The Good Stuff: Worst of times becomes best of times

Winds of more than 100 mph expose, strengthen the community’s giving spirit

The Good Stuff: The worst of times brings about the best of times

BENTON, La. (KSLA) — Winds of more than 100 mph ripped the roof away from one of the classroom wings at Benton Middle School early the morning of Jan. 11.

Water poured in. And classrooms were destroyed.

But there’s one thing that wasn’t destroyed. It was not even dented.

If anything, the giving spirit by so many of you to help the impacted teachers was strengthened.

It’s a tale of how the worst of times simply opened the door wider for the best of times.

For a handful of Benton Middle sixth-grade teachers like math instructor Tiffany Salley, all of the blooming in their classrooms this spring will take place exactly where it was planted just a year ago.

“We’re back actually in the classrooms we were in last year.”

They are back in a portable building just months after moving into the main building to start the fall.

Their second home, the one KSLA News 12′s Doug Warner discovered down a dark and flooded hall and caught on camera after the storms, was destroyed along with much of what was inside their classrooms.

“The shock of the video was like mind-blowing,” sixth-grade science teacher Erika Livers said.

"It was surreal seeing all my cactuses all over the wall and hearing our name, like this is our classroom, " Salley said.

After 21 years, longtime sixth-grade social studies teacher Melanie Kratzer said it’s like starting all over again.

“I’ve had some friends say ‘Oh, my gosh, you know, Kratzer, you’re in shock.’ And I feel actually maybe because it just has not sunk in yet.”

Kratzer says she was able to salvage little to nothing from inside her classroom.

These sixth-grade teachers lost more than school-issued textbooks.

You know, the worst-kept secret in education. The countless supplies and equipment often paid for out of the teachers’ own pockets.

Gone. Just like that. In just a matter of seconds.

“I had put so much time and effort into making my room one of their favorite places to be,” English teacher Shannon Nugent said. “And everything was wiped away.”

Nugent is one of a half dozen teachers who made quick work of setting up make-shift classes after what’s known on campus as the A wing was obliterated by high winds early that Saturday morning.

The hardest part?

“It’s going through the memories and seeing the water damage and physically throwing it away. Kids’ work I’ve saved,” Salley said.

Work from past students.

“I have three kids of my own,” Nugent said.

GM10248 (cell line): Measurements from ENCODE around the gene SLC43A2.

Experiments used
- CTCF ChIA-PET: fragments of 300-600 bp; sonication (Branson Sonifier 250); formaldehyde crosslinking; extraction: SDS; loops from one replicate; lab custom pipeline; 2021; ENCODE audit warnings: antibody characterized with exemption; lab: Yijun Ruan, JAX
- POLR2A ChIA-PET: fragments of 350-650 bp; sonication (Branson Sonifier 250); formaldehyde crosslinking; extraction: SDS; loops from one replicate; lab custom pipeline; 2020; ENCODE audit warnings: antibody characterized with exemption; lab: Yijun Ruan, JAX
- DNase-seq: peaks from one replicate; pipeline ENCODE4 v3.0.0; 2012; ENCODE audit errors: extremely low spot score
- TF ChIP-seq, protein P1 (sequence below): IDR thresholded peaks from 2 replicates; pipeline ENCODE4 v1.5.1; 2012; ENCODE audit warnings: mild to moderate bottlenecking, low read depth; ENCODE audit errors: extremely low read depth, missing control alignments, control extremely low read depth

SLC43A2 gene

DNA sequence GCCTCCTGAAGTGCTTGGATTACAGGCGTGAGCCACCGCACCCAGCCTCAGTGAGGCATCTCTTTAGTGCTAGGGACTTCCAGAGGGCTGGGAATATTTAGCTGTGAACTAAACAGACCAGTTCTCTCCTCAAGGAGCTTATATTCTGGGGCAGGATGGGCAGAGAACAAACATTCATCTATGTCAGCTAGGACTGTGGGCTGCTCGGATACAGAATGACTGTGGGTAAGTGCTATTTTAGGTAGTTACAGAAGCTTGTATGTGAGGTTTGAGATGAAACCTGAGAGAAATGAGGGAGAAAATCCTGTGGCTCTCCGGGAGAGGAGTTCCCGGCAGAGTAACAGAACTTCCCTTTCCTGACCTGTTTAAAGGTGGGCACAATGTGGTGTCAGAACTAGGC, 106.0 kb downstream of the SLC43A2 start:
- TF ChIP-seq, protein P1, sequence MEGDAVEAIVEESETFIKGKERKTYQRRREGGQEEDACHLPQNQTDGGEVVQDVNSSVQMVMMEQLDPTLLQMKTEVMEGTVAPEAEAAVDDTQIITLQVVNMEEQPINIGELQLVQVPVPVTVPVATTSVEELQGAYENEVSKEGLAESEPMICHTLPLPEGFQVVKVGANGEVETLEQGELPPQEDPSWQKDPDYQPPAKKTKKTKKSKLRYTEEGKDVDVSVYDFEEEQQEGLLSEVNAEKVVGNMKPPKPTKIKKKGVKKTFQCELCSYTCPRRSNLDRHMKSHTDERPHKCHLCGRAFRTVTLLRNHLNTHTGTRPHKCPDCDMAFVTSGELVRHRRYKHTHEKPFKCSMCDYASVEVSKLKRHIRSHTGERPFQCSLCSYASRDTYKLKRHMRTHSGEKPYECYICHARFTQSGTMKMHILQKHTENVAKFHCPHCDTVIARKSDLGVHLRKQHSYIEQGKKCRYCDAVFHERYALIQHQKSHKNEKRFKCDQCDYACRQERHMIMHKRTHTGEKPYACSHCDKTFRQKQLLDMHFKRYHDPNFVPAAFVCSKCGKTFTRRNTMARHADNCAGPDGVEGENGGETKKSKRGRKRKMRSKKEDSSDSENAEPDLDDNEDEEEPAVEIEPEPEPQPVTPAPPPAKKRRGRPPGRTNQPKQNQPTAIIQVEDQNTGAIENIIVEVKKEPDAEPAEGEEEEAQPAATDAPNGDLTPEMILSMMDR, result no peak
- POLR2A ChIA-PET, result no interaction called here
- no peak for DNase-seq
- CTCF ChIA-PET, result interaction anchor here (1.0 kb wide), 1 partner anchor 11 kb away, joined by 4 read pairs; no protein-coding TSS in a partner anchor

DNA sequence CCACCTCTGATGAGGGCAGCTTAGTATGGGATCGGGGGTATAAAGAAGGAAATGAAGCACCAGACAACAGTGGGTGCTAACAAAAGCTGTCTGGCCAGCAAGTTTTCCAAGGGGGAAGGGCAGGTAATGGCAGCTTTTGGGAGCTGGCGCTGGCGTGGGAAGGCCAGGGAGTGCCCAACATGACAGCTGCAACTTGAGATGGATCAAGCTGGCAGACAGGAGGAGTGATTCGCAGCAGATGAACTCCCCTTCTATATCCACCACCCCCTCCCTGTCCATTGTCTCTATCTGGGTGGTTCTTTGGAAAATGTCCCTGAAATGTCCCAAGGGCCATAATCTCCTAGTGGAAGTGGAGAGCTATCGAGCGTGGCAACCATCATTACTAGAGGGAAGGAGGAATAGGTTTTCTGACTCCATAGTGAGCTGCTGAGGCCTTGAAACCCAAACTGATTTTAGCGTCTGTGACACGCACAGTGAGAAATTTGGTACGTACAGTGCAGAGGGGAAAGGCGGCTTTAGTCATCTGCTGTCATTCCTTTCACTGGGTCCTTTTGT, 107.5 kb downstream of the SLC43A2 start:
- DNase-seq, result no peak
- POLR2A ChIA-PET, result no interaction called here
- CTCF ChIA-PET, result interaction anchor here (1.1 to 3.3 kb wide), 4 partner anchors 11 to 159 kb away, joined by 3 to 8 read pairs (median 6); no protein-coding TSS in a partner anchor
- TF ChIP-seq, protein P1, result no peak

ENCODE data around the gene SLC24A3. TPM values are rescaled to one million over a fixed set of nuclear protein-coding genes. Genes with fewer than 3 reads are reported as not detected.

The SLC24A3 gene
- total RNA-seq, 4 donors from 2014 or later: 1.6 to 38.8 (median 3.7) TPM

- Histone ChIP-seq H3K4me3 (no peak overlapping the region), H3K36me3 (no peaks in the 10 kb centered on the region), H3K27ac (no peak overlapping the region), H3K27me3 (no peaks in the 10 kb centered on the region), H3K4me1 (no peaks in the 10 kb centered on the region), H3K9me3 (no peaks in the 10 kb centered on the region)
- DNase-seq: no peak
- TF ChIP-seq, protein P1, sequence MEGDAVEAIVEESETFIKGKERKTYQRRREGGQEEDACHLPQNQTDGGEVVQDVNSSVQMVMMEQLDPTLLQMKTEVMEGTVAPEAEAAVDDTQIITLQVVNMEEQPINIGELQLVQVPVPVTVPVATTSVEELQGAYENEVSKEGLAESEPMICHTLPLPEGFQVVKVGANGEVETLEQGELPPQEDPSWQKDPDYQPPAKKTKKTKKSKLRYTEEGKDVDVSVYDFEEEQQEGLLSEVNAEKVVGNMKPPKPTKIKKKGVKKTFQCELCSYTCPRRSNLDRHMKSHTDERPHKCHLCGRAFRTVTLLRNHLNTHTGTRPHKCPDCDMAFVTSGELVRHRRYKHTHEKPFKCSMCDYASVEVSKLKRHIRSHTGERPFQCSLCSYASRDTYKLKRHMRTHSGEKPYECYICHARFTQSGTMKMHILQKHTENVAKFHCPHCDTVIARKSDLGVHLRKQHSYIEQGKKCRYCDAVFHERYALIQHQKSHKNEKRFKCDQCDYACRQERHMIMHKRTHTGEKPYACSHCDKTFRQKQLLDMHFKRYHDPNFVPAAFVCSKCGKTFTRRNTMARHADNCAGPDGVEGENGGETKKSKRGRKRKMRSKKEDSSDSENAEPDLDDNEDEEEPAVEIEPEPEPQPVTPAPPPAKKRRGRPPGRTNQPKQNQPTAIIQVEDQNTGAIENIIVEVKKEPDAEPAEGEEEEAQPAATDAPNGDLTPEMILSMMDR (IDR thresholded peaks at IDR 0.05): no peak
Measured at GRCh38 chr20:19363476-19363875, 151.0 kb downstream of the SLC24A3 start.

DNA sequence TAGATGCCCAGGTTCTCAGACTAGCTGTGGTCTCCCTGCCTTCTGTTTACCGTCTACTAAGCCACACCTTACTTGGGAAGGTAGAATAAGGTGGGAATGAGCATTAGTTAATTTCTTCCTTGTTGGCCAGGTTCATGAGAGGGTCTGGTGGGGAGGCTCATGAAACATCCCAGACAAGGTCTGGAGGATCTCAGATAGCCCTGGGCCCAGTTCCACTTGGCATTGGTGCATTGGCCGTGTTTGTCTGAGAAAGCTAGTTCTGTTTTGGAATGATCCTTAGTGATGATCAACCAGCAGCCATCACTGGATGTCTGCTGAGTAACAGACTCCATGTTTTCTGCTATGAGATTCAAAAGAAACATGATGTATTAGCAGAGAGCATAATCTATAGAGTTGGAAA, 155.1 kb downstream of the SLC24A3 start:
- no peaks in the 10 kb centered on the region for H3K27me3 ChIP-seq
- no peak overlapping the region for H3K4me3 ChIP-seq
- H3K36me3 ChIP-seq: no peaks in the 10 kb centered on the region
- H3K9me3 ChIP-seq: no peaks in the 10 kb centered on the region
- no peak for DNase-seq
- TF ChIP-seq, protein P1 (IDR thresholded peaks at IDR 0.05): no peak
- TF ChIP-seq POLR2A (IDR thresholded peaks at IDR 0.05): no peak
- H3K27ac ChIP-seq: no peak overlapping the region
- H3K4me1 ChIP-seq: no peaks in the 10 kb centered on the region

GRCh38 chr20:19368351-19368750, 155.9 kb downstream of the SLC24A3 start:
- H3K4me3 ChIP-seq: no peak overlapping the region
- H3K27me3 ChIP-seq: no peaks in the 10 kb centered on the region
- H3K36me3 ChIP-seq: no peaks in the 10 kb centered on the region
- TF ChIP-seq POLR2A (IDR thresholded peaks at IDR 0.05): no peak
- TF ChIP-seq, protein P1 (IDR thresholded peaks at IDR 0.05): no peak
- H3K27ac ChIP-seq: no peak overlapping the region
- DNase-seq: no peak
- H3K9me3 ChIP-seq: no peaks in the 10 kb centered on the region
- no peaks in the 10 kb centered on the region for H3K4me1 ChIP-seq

Or special artworks from their own kids that the teachers kept nearby to help them get through the long days.

“I had taped to the inside of all of my cabinet doors so when I was opening things I could just smile and look at it,” Nugent said.

But not very long after video of KSLA News 12 anchor Doug Warner’s soggy tour through the heavily damaged A wing first hit social media, something else happened.

“I started getting emails from people. I got messages from people that I didn’t know on Facebook,” Nugent recalled.

“Just complete strangers that I don’t even know willing to help,” Livers added.

Emails and Facebook posts.

Free food during cleanup.

Online fundraisers and supply drives like one at Bergeron Cajun Meats, which is located a few miles from the school.

“Whatever helps them to help our kids, I’m all in,” said a spokeswoman for the business.

Yes, the teachers’ struggle is real.

But it’s been made somewhat bearable, namely because of a community that wasn’t about to let Mother Nature have the final say when it comes to the kids in these classrooms.

“Do you know who it was? Just a random person?”

“This is like Christmas.”

“It’s very humbling.”

“This is where I’m going to get emotional,” Livers said. “I want to tell the community thank you from the bottom of my heart for not just helping me out but my team and helping us get back for the kids because that’s who it’s for. It’s for them.”

Maybe so.

But for an industry of educators we sometimes forget to thank for spending more time with our kids each day than we do, they truly deserve the unexpected.

“Thank you so much,” Salley said with the arrival of a refrigerator. “... I get to eat.”

These teachers deserve the remarkable.

“You found it!”

Like the pictures and artwork thought to have been lost forever in the storms.

“Oh, my gosh. I’m going to cry That’s my youngest,” Nugent said about the recovery of one piece of artwork.

“These are the things we treasure.”

And these teachers deserve to know we have their backs.

"Is it saved?

“It’s not wet. It’s not wet.”

Rain or shine.

“I can’t fathom what happened. I can’t fathom the fact that so many people have come forward with their generosity. It’s all overwhelming,” Kratzer said.

“1, 2, 3 ... Go Benton!”

And despite losing so much, the teachers made Warner pinky promise that he would also say how thankful they are to all of maintenance and IT personnel, every single person who has stepped on campus from lawmakers to the guy carrying a broom.

And to those Benton firefighters who just happened to be driving by after a call that Saturday morning and saw water shooting from the top of the roof and turned around to check it out.

All of that, and the kids only missed one day of school.

It’s pretty amazing.

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